University of Florida Extension Agent Gene McAvoy retires.
If you ask any Florida grower if they know who Gene McAvoy is, they’ll probably reply with a smile and say “yes.” That is the kind of impact McAvoy has had in his 22-year run as an Extension agent in Hendry County, Florida. On July 31, McAvoy officially retired from the University of Florida Hendry County Extension.
BEGINNINGS, INTERNATIONAL CAREER
McAvoy grew up in New Jersey, first living in the outskirts of Newark, then moving to southern New Jersey later in his childhood. With New Jersey being dubbed the Garden State, it was only natural for McAvoy to find his love for horticulture there. When he was about 15 years old, he began working on a vegetable farm in the summer to save money for college. “That kind of got me interested in agriculture,” he said.
McAvoy’s dreams of going to college came true when he was accepted to Rutgers University. Being the first in his family to go to college, he didn’t have much guidance on how the process worked. When posed with the question of what he was going to study, he chose agriculture and earned a bachelor’s degree in plant science.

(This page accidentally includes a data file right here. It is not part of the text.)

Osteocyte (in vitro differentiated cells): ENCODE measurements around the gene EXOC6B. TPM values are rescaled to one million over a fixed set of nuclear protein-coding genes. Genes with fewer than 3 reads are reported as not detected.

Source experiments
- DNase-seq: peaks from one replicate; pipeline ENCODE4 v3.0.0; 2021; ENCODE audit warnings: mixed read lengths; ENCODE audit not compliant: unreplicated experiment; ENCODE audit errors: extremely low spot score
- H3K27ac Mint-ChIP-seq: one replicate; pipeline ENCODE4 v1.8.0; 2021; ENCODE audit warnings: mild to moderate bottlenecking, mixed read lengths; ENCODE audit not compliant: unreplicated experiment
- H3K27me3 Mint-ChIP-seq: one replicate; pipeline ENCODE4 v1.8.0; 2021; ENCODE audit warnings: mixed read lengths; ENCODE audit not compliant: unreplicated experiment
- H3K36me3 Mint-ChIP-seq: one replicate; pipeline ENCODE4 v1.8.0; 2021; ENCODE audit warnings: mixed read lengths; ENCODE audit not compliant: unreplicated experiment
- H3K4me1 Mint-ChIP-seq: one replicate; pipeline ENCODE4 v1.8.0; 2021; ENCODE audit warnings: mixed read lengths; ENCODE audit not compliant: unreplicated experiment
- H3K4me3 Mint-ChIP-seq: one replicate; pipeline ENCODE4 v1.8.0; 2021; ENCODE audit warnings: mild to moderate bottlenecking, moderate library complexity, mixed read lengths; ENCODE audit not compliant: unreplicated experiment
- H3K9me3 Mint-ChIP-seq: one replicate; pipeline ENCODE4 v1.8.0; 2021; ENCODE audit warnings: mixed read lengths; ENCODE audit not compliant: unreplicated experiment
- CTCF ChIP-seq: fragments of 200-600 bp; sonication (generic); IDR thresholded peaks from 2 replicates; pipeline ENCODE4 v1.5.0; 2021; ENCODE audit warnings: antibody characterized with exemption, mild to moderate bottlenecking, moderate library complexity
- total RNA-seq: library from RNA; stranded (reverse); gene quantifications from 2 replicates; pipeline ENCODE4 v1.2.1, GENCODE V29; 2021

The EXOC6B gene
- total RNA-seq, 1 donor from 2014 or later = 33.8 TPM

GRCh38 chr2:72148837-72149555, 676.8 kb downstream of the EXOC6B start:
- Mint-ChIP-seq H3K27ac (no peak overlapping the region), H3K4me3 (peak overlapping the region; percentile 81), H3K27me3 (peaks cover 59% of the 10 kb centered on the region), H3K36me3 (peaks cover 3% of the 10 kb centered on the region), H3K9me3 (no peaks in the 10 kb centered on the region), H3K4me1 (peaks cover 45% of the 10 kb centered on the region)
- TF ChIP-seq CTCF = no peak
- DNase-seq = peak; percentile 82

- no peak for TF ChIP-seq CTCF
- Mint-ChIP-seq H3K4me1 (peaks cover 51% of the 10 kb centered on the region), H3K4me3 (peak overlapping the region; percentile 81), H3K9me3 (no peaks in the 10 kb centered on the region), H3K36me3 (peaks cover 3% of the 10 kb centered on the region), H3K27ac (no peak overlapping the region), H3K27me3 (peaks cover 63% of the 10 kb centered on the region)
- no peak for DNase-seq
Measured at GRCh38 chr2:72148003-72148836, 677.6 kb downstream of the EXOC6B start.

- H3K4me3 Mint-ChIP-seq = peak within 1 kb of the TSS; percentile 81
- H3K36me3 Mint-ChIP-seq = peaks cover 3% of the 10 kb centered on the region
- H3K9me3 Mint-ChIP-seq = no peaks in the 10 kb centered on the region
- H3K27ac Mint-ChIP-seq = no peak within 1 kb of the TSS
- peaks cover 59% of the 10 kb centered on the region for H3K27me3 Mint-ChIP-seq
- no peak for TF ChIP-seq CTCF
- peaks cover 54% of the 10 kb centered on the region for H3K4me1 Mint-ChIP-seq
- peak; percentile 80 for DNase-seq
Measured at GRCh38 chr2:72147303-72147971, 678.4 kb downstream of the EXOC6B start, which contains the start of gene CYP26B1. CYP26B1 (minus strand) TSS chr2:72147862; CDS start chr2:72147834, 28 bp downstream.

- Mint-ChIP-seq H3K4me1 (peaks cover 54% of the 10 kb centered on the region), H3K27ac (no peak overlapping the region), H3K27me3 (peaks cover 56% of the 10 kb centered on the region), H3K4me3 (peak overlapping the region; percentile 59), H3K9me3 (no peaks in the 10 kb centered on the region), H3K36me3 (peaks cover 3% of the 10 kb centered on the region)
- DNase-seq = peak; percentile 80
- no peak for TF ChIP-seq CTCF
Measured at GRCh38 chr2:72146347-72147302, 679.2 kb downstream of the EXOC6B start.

Upon graduating from Rutgers, McAvoy felt indebted to society after receiving numerous scholarships and other financial help that got him through school. So, he joined the Peace Corps, which sent him to Niger, a country in West Africa, and kick-started an international agricultural career.
For two years, McAvoy helped small vegetable farmers in Niger increase their yields and fend off pests and diseases. “It was really rewarding,” he said of the experience. “When you work here with big growers, it’s sometimes very hard to make a difference, but there you could make a big difference. So, it wasn’t unusual to help people double their yields or decrease their losses from pests by 30 percent.”
After has two-year Peace Corps assignment, McAvoy was asked to stay in Niger on behalf of the U.S. Agency for International Development (USAID). During that time in the mid-1970s, Niger suffered a devastating drought, which resulted in the deaths of people, animals and crops.
To assist, the U.S. government set up a seed multiplication facility since many people began eating the seeds that would normally be for planting because they had nothing to eat. McAvoy quickly came to play an instrumental role in the facility since he knew the native language and could act as an interpreter between the American breeders and local growers.